On 02 Oct 2012, at 12:30, Roger Clough wrote:

Hi Bruno Marchal

I agree that conscious selection is a posteriori,
but the selector and his possible biases or personal
baggage are a priori. He has or is a self.

It is the "a priori" part that I am referring to
when I insist that the selector must be
able to make autonomous choices. The choice
must be based mostly on the "inside" = the
selector's mind.  In other words,

autonomous = a priori

OK, so we agree on this too. To put it simply, choice depends on who you are, and who you are depends on who you have been.

Selection is used only in the QM or comp context, and has nothing to do with choice and autonomy. Its role in comp and QM is in the singularization and partial relative selection of the local "material" conditions (your most probable universal neighborhood).

My understanding of personal or subjective or 1p filtering
has little to do with where the person is (Washington or Moscow).
it has to do (if I might say it this way) with where the person has been.

Hmm, this defines the person. But in the duplication experience, the problem is that the "have been" is duplicated identically, and put in different places. This entails a first person indeterminacy: before the duplication, and knowing the protocol of the duplication, the person is indetermined about its immediate, post-duplication, future. This is almost another topics, and I have mentioned it only to recall that with comp, matter is not a primary stuff. You might read my paper sane04 if interested.

Yes, complete autonomy of the mind may not be possible, I agree,
but we seem to survive this problem.

Not sure. Anne Frank was an autonomous agent, until its neighborhood fight badly back: she did not survive the concentration camps. She might have survived in some alternate reality, but we can't access it now. Survival also is relative, but the death of others are "absolute relatively to the branch of reality you can be here and now".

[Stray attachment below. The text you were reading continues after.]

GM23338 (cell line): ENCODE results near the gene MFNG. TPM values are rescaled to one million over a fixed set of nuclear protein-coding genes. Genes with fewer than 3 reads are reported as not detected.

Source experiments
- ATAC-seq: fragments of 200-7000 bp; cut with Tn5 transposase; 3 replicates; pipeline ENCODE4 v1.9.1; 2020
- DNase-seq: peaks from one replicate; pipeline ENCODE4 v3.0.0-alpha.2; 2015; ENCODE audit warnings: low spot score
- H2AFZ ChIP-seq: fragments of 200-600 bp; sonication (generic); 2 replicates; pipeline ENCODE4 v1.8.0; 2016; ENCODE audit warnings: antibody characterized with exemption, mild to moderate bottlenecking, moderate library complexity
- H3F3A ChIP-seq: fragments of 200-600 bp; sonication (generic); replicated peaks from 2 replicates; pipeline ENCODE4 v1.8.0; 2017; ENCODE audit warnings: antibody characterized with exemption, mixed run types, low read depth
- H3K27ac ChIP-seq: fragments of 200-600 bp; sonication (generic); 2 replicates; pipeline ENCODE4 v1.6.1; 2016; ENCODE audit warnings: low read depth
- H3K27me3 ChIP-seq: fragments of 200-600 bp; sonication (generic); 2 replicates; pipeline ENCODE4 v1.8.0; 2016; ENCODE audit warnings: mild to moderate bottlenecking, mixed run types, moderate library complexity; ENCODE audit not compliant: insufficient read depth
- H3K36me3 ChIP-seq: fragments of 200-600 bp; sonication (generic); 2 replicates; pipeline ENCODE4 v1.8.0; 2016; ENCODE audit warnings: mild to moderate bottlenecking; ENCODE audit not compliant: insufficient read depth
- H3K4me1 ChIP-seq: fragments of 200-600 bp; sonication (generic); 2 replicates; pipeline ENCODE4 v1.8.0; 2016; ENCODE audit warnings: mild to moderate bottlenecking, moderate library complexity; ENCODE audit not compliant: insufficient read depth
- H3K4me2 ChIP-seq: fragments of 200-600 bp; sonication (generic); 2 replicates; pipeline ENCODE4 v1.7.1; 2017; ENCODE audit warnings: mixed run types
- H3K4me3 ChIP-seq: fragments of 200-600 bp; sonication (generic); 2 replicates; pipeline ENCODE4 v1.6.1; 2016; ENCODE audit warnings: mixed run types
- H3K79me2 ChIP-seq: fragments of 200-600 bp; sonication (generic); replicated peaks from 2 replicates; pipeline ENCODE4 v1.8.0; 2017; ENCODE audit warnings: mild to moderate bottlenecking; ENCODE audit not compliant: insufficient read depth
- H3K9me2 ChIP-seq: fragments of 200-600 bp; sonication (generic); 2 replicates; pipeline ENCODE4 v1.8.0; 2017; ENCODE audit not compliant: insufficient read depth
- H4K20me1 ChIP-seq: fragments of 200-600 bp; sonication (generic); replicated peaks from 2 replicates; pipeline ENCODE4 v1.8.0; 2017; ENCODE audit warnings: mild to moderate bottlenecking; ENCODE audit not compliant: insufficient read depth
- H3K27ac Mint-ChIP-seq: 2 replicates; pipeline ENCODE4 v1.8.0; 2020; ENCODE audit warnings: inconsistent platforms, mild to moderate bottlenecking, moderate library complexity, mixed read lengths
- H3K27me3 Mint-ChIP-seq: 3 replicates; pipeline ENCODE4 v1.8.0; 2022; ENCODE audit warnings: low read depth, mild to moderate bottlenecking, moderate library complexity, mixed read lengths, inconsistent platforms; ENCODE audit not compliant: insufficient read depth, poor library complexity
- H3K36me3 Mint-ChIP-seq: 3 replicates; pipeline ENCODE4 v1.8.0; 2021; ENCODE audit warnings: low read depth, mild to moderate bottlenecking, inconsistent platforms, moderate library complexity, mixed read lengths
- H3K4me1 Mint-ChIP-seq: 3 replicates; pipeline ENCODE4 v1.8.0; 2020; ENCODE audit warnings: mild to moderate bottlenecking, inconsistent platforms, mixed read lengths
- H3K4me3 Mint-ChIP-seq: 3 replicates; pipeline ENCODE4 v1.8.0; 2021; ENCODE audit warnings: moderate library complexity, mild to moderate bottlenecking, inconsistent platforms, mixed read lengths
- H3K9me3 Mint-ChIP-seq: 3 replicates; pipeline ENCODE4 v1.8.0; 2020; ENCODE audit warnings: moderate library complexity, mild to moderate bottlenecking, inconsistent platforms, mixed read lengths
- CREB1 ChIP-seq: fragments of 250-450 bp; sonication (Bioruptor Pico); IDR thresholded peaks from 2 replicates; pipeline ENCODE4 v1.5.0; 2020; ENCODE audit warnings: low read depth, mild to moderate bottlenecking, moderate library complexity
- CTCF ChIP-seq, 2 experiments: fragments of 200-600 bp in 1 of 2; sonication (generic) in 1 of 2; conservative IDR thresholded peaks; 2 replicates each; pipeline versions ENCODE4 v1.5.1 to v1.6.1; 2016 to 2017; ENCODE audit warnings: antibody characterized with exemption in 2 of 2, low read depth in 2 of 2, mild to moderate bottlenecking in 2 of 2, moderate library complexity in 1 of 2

My objection that sufficent computer autonomy may not be possible
to emulate life is still a  doubt in my mind.

Good. Doubting is a symptom of mind sanity and of soul honesty.




In both of these cases, the ultimate limitation might be language,
meaning words or the symbols of calculation. Peirce said that we
think in symbols. But symbols are Thirdness, the raw stuff
filtered (or distorted) from a particular point of view. Words
are known to be cultural products.  Symbols of computation
depend on what a computation can do and how we define
the symbols, which I suppose goes back to the limitations
and distortions of words.

Let me try this:

1) Computer programs use selected symbols and program designs.

Hmmm... OK (but this admits different interpretations, I choose the one which seems most coherent with the present discussion, and with comp).




2) These symbols and designs are man-made and hence sometimes
distorted and imperfect. I admit that simple calculations can be perfect.

Only locally so. Humans can believe that they have "invented" the computer, but computer have appeared in nature all the time since the beginning, and eventually with comp, nature itself is a "video game" selected by the infinitely many computers existing in arithmetic independently of time and space.




3) So computer programs are quite possibly reflections of whoever made the program,
   and of the distortions of computer language, not life itself.

I can guess the nuances, but it is a form of anthropomorphism. Life, for a computationalist is almost captured by a very simple program: "help yourself".



In essence what I am saying here is that only a perfect being can create life.

OK. Arithmetical truth can be considered perfect, somehow, and it creates life and lives.



But maybe I am being too hard on the possibilities or impossibilities.
A golem would still be interesting.


There is no worry. God recognizes his creatures, in heaven.
But it is nice also when the creatures recognizes themselves on earth, but that can take time.
It is nice as it makes suffering less necessary. It is harm reductive.
But women get the votes only recently herby, and machines, which are made into slaves at the start, are not yet asking.

Bruno

http://iridia.ulb.ac.be/~marchal/



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